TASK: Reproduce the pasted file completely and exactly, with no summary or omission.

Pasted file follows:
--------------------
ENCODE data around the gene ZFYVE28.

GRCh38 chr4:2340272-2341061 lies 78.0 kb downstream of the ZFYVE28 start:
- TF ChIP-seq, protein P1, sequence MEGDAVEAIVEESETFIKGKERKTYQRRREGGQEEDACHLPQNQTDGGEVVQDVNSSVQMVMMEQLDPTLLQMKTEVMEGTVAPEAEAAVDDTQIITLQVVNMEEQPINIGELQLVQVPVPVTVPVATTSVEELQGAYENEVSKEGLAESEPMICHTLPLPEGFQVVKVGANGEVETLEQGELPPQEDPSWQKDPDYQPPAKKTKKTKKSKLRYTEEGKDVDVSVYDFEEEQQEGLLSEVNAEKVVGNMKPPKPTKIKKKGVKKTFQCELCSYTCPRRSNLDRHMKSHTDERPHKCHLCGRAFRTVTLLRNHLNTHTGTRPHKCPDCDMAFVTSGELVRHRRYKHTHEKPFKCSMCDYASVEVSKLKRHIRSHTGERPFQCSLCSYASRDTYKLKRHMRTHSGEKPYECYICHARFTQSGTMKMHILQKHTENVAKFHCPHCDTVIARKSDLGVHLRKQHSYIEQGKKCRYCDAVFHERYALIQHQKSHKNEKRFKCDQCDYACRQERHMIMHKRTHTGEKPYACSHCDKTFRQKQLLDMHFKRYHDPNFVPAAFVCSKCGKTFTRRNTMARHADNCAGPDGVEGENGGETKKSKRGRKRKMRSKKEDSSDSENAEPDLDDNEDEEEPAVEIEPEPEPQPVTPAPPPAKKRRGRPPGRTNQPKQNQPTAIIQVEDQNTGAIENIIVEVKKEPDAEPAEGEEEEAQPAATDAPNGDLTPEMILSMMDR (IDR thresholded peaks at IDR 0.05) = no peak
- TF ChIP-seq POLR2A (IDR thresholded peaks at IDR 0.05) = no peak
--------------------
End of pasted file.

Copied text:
ENCODE data around the gene ZFYVE28.

GRCh38 chr4:2340272-2341061 lies 78.0 kb downstream of the ZFYVE28 start:
- TF ChIP-seq, protein P1, sequence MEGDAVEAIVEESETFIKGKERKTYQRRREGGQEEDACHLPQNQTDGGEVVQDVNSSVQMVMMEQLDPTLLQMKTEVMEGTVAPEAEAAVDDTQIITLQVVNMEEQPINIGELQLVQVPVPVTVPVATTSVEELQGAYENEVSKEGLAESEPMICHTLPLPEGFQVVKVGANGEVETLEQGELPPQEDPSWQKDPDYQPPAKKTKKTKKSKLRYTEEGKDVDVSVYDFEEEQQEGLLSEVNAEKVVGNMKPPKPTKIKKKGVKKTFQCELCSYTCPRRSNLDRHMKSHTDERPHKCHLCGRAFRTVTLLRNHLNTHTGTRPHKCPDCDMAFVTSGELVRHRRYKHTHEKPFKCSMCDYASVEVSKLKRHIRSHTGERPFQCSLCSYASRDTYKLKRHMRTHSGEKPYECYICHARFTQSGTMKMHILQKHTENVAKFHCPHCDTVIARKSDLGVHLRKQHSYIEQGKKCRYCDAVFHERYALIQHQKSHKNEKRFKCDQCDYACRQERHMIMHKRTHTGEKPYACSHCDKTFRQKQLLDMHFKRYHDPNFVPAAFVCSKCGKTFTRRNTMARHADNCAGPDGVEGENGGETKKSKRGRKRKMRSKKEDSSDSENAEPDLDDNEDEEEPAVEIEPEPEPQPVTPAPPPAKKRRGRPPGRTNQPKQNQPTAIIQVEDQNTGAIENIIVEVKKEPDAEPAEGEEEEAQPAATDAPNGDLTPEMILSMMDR (IDR thresholded peaks at IDR 0.05) = no peak
- TF ChIP-seq POLR2A (IDR thresholded peaks at IDR 0.05) = no peak